Ship maintenance

How digital twins keep the Navy one step ahead of ship maintenance


With a digital twin of a ship, the Navy can perform repairs and maintenance aboard the ship at sea, ensuring combat systems readiness without the need to dock.

The Naval Surface Warfare Center (NSWC) in Port Hueneme, Calif., Worked with Aerial Alchemy, an unmanned aerial systems company, to research ways to use digital twins and UASs for this purpose. A cooperative research and development agreement signed in June 2018 defined the details and the company produced a digital twin of the research vessel “Independence”.

The original plan was to create a digital twin of the ship so that surface warfare center maintenance engineers could more quickly identify damage, corrosion and alignment issues and be more proactive on maintenance when the ship arrives at the ship. port, Chuck Spaulding, Founder and CEO of Aerial Alchemy. noted.

Traditionally, ship inspections have been carried out manually, which often means that the ships have to be in port. With a digital twin, however, sensor data collected by drones can be distributed to colleagues on land – or vice versa – for inspection. Alternatively, the Navy can make sure that when the ship arrives in port the right people and the right tools are available to fix what’s broken.

“Because it’s the Navy, things happen at sea where maybe something is damaged, maybe something fails,” Spaulding said. “That way, they can start pulling that information back to maintenance orders faster, and then have a tool – a digital twin – that they can now evaluate. “

According to the Federal Laboratory Consortium for Technology Transfer, analyzes from drones and on-board photogrammetry have been used to create temporal, geolocated, and metadata-dense models of Independence, which are much more actionable datasets for individuals. maintenance engineers. Having this digital twin reduces maintenance costs and human error, as experts on board and ashore can view the same reliable data and make decisions before degradation reaches the point of failure.

“Our ability as in-service engineers to support the fleet currently requires a large number of on-site personnel to identify configuration, damage, corrosion and other mechanical issues,” Alan Jaeger, director of the applications office at Naval Sea Systems Command’s research and technology department, said in a statement. “The concept of ‘digital twin’ or as-built surface vessel models offers many opportunities to better serve the fleet. Imagine not only being able to collect valuable information without placing maintenance personnel in potentially dangerous situations, but also doing so with the vessel underway while getting better and more accurate data in the process. “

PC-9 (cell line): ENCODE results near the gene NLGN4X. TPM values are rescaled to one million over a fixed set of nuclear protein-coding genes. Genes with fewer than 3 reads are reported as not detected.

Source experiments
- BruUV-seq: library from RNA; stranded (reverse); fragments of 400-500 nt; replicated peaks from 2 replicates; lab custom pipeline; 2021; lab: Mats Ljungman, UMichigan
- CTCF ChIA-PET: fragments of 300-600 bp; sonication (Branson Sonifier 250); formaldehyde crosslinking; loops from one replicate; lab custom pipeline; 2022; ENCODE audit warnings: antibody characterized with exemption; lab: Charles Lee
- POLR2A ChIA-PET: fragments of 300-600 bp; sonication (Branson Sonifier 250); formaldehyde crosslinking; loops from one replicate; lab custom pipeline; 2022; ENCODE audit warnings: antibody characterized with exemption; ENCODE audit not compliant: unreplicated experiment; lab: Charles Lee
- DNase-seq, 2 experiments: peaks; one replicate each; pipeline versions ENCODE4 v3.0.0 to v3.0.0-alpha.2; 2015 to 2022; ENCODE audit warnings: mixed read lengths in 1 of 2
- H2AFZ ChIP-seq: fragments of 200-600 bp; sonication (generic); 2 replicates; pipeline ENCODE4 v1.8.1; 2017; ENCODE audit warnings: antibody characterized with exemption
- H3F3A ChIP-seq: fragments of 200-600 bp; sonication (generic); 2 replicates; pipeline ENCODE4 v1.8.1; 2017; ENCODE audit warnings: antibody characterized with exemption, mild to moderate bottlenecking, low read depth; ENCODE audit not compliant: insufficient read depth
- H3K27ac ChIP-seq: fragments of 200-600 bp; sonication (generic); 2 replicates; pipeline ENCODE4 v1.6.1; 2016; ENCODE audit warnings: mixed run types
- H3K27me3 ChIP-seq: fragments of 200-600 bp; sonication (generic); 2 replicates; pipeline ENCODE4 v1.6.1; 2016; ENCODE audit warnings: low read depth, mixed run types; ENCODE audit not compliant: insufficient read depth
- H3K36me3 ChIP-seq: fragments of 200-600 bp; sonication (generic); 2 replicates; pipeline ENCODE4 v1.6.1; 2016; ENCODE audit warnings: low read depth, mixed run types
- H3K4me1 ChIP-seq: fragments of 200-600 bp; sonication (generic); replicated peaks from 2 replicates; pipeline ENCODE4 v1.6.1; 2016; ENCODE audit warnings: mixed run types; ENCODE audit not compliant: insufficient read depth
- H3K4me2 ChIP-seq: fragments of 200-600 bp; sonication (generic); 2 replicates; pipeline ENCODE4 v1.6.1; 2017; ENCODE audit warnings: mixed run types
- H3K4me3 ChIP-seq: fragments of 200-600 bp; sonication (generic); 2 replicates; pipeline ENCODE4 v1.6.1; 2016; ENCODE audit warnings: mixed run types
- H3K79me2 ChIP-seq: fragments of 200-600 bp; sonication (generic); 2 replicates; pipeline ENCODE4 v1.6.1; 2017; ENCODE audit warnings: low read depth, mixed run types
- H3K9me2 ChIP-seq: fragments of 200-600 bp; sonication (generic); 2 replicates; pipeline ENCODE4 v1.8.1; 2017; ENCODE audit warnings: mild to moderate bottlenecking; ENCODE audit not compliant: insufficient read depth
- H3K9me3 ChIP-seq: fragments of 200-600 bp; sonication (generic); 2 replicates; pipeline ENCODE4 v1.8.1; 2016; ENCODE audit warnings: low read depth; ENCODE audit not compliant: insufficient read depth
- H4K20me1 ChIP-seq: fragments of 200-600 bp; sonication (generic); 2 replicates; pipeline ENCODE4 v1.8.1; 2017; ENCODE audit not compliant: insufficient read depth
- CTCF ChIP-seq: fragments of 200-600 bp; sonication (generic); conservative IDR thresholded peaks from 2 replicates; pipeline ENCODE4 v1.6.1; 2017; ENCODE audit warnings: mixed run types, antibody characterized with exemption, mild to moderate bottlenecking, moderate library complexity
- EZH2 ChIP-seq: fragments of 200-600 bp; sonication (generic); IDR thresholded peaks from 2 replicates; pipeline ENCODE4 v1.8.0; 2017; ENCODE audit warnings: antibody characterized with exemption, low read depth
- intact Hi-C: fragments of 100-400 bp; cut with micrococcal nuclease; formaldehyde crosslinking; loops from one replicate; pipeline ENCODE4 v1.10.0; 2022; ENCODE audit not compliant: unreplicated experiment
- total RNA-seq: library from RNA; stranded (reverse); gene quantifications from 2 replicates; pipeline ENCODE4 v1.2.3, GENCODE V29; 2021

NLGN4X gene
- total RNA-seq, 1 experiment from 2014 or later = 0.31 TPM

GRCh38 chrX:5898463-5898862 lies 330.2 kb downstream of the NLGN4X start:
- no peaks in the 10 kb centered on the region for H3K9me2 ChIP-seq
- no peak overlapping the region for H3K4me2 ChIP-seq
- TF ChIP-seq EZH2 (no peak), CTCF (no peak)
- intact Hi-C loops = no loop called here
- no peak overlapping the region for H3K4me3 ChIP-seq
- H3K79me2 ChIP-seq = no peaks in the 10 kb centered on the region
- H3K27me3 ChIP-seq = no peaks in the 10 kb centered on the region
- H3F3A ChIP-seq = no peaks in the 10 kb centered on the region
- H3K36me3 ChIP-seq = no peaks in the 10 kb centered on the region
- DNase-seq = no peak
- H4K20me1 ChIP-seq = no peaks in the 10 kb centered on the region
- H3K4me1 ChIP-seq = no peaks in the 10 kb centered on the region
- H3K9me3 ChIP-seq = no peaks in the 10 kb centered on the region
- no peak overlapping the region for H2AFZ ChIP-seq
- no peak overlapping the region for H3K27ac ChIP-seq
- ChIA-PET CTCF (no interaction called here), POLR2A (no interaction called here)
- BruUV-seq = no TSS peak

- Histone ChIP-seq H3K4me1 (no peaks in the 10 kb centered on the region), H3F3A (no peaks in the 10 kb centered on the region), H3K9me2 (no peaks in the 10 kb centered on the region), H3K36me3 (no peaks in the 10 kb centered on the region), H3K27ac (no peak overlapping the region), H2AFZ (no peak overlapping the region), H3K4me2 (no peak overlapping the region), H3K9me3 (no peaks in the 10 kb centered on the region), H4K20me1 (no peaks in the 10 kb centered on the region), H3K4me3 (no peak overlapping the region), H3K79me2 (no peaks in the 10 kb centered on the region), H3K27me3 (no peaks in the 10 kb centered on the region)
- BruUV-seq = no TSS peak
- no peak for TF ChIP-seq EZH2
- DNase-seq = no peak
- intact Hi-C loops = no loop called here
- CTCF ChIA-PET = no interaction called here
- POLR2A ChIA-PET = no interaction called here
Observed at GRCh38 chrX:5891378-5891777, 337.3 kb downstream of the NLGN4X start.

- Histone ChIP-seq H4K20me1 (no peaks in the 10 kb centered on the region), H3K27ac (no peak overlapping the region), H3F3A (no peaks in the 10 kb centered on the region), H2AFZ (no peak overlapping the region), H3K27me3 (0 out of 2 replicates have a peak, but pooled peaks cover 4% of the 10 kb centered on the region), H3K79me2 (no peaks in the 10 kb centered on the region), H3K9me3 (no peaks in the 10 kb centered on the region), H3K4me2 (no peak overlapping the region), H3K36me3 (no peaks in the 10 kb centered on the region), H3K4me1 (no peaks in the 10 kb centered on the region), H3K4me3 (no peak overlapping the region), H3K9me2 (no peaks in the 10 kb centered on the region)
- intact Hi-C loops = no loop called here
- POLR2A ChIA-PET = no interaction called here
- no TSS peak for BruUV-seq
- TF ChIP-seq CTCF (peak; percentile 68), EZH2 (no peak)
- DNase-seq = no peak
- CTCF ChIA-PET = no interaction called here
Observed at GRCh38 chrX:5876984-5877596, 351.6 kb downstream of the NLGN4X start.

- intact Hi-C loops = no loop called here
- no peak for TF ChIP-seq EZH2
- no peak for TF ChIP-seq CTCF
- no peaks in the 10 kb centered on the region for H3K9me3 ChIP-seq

When creating a digital twin, the company begins with a discovery phase to determine the appropriate remote sensing technologies and design a specially designed UAS to collect the most useful data in the most convenient way. The company uses LiDAR and hyperspectral imaging, which analyzes information from across the electromagnetic spectrum and can detect corrosion because paint reflects radiation differently if there is underlying rust, Spaulding said.

The digital twin also creates a unique source of truth about the ship. “When you renovate a house, you’ll notice you have a prime contractor and four or five subcontractors,” he said. “If you pay attention to the shots they’re looking at, they’re not all the same. They look at different variations of the same depending on when they got it. It’s a way to keep it all in sync so everyone knows they’re all communicating about the same issues.

“3D scanning is fundamentally important for digital engineering to support naval readiness,” Don Brutzman, associate professor at the Naval Postgraduate School, said in an email to GCN.

“The combination of the custom of Aerial Alchemy [unmanned aerial vehicles], high-resolution scanning sensors and computation-intensive post-processing are innovative and unique, ”he said. “Increased cooperation between government and industry is needed to make these achievements replicable and reusable throughout program lifecycles. “

The project is part of NSWC’s innovative naval science and engineering research into technologies that can advance the future of in-service engineering. The Federal Law on Technology Transfer of 1986 allows war centers and research laboratories to collaborate with industry and academics in the fields of research, engineering and technological development.